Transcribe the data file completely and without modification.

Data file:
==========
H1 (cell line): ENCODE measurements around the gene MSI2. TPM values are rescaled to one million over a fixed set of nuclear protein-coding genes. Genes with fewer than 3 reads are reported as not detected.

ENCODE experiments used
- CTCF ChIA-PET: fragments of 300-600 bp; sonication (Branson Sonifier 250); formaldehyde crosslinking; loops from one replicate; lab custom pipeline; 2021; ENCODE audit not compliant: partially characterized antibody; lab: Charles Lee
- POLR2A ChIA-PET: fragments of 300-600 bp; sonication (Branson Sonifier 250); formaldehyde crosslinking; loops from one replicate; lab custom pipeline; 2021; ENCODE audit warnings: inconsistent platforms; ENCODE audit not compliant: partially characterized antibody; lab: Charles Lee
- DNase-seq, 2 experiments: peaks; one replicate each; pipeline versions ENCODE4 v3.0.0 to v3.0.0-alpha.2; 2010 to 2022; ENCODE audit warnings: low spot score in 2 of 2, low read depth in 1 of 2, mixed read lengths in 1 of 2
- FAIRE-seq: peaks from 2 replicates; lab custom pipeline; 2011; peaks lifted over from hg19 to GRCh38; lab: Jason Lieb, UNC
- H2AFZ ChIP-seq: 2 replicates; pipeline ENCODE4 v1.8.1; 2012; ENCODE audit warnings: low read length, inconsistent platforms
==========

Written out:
H1 (cell line): ENCODE measurements around the gene MSI2. TPM values are rescaled to one million over a fixed set of nuclear protein-coding genes. Genes with fewer than 3 reads are reported as not detected.

ENCODE experiments used
- CTCF ChIA-PET: fragments of 300-600 bp; sonication (Branson Sonifier 250); formaldehyde crosslinking; loops from one replicate; lab custom pipeline; 2021; ENCODE audit not compliant: partially characterized antibody; lab: Charles Lee
- POLR2A ChIA-PET: fragments of 300-600 bp; sonication (Branson Sonifier 250); formaldehyde crosslinking; loops from one replicate; lab custom pipeline; 2021; ENCODE audit warnings: inconsistent platforms; ENCODE audit not compliant: partially characterized antibody; lab: Charles Lee
- DNase-seq, 2 experiments: peaks; one replicate each; pipeline versions ENCODE4 v3.0.0 to v3.0.0-alpha.2; 2010 to 2022; ENCODE audit warnings: low spot score in 2 of 2, low read depth in 1 of 2, mixed read lengths in 1 of 2
- FAIRE-seq: peaks from 2 replicates; lab custom pipeline; 2011; peaks lifted over from hg19 to GRCh38; lab: Jason Lieb, UNC
- H2AFZ ChIP-seq: 2 replicates; pipeline ENCODE4 v1.8.1; 2012; ENCODE audit warnings: low read length, inconsistent platforms